Chief Says Officer Who Killed Driver, 13, Acted Within Rules

Times Staff Writer

Los Angeles Police Chief William J. Bratton has concluded that the officer who shot 13-year-old Devin Brown last year acted appropriately -- a decision that sets up a potential high-profile conflict with the city’s civilian Police Commission, which plans to debate the matter today.

Bratton found that the shooting was a tragic but proper use of force by an officer who was protecting his life, according to department sources who spoke on condition of anonymity because they were not authorized to discuss the chief’s decision before its release.

But the Los Angeles Police Commission will have the final word on whether the shooting by Officer Steve Garcia complied with department rules.

Commission President John Mack, who was sharply critical of the shooting before he took office, told The Times recently that the Brown shooting was the most important the panel has considered in years. For many longtime critics of the department, how the commission rules will be seen as a defining test of Mayor Antonio Villaraigosa’s professed desire to have a tougher panel that is more independent of the chief than in the past.


Brown was shot and killed early Feb. 6 after leading officers on a brief car chase in South Los Angeles.

Garcia said he fired at Brown’s car after the teenager accelerated in reverse toward the officer, making him fear for his life. A department probe backed Garcia’s account, and prosecutors decided in December not to file charges against him.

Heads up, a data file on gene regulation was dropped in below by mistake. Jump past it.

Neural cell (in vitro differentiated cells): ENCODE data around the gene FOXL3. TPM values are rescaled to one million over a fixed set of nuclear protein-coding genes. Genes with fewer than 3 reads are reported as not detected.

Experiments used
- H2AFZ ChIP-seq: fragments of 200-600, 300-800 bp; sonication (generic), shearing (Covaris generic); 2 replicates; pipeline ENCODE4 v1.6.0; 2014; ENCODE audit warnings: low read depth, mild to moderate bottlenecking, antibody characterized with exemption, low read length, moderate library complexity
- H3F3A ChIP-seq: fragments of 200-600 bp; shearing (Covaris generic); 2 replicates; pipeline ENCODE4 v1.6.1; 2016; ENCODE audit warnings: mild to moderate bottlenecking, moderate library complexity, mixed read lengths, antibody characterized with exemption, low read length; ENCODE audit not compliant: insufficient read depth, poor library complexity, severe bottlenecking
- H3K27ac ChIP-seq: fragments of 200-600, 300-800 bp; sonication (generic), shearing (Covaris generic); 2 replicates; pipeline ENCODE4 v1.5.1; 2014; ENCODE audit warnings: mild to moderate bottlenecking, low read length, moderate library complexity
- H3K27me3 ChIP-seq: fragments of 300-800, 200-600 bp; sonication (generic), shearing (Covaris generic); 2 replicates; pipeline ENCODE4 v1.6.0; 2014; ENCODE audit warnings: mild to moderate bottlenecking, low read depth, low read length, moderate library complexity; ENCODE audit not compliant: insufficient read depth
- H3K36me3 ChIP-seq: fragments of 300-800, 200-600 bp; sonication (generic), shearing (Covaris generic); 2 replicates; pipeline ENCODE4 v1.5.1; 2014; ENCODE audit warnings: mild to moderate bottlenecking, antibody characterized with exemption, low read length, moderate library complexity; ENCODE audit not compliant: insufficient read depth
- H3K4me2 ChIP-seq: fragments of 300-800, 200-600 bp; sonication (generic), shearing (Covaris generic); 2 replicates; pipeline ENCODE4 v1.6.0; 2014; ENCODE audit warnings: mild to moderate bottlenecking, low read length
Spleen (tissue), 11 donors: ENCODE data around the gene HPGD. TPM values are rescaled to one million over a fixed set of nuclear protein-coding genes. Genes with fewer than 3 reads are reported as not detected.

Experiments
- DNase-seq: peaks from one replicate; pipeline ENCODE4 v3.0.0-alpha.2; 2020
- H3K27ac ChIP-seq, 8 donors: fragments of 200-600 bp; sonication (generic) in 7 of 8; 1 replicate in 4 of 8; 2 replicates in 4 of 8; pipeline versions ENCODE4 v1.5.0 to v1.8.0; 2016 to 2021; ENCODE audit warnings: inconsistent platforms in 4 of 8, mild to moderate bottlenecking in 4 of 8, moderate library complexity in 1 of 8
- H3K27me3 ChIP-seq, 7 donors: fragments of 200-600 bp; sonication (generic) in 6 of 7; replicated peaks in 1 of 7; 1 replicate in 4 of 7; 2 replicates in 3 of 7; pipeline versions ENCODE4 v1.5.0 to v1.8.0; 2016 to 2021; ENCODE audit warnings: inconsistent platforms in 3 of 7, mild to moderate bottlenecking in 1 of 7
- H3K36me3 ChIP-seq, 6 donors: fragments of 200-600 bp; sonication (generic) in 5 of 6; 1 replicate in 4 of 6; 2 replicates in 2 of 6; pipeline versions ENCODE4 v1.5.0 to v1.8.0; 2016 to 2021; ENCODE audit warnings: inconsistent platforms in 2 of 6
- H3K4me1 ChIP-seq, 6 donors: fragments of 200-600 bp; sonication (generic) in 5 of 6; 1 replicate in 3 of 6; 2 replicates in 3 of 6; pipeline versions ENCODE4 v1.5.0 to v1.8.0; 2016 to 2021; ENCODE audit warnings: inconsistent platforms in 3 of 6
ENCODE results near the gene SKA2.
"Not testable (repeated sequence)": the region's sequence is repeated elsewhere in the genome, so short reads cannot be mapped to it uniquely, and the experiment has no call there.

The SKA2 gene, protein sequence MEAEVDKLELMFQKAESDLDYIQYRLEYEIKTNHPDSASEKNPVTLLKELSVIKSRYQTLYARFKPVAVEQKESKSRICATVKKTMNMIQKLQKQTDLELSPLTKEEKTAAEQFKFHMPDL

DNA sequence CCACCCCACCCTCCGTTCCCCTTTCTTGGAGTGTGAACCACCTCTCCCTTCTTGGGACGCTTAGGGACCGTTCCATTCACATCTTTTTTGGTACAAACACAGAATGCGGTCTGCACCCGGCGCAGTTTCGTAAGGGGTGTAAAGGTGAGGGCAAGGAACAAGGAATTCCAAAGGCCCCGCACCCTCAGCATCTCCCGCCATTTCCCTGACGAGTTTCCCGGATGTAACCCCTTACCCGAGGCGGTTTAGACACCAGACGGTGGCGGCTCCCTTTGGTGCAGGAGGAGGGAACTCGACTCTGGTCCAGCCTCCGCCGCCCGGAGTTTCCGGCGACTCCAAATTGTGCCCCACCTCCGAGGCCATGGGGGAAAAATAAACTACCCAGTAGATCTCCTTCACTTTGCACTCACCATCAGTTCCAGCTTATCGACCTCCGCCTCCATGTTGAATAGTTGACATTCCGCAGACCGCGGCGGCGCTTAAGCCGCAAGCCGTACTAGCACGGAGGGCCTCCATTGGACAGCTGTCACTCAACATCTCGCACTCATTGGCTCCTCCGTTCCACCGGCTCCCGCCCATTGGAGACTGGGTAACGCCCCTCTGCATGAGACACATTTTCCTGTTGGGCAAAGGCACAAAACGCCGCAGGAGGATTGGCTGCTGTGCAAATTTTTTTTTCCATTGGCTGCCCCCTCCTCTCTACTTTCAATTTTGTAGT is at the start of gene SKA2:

The shooting generated widespread protests. Among the critics was Mack, who before his appointment, was the longtime head of the Los Angeles Urban League.

In an opinion piece for The Times shortly before he took over as head of the commission, he wrote that “the reality in this city is that too often police officers stereotype black youths as gang members and too often they cross the line in going after those they see as the ‘bad guy.’

“The LAPD has a long-standing institutional culture in which some police officers feel that they have the tacit approval of their leadership ... to brutalize and even kill African American boys and men.”

When Mack took office, he immediately criticized what he considered the slow pace of the Brown investigation. He also moved the new commission’s first meeting into larger quarters, where dozens of community activists calling for the officer’s firing overflowed the regular meeting room.

“Just because I’m in a new position doesn’t mean I forgot my past,” he told them.

In an interview a few days ago, Mack stressed that the commission -- not the chief -- had the final word on the officer.

“I truly believe the LAPD made significant strides for the better,” Mack said. “But when it comes to incidents such as this, it brings back memories.”

If the commission were to find Garcia’s use of force outside LAPD policy, any effort toward dismissal would mean a hearing before an internal panel.

In March, Bratton ordered changes in police training for shooting into moving vehicles. At the time, Bratton said the instructions, which were designed to further limit such shootings, were developed to train officers “not to put themselves in a situation tactically where they become a victim, in which their only resort is a last resort and that’s to shoot.” The training stresses that officers should “get out of the way,” he said.

In addition to the policy change, Bratton and the LAPD have presented their probe of the Brown case as a model of openness. In the days after the shooting, Bratton allowed his internal affairs chief to give a rare public presentation of the evidence that was carried live on TV stations.

The department also performed an elaborate reconstruction of the scene with the aid of Hollywood technical experts.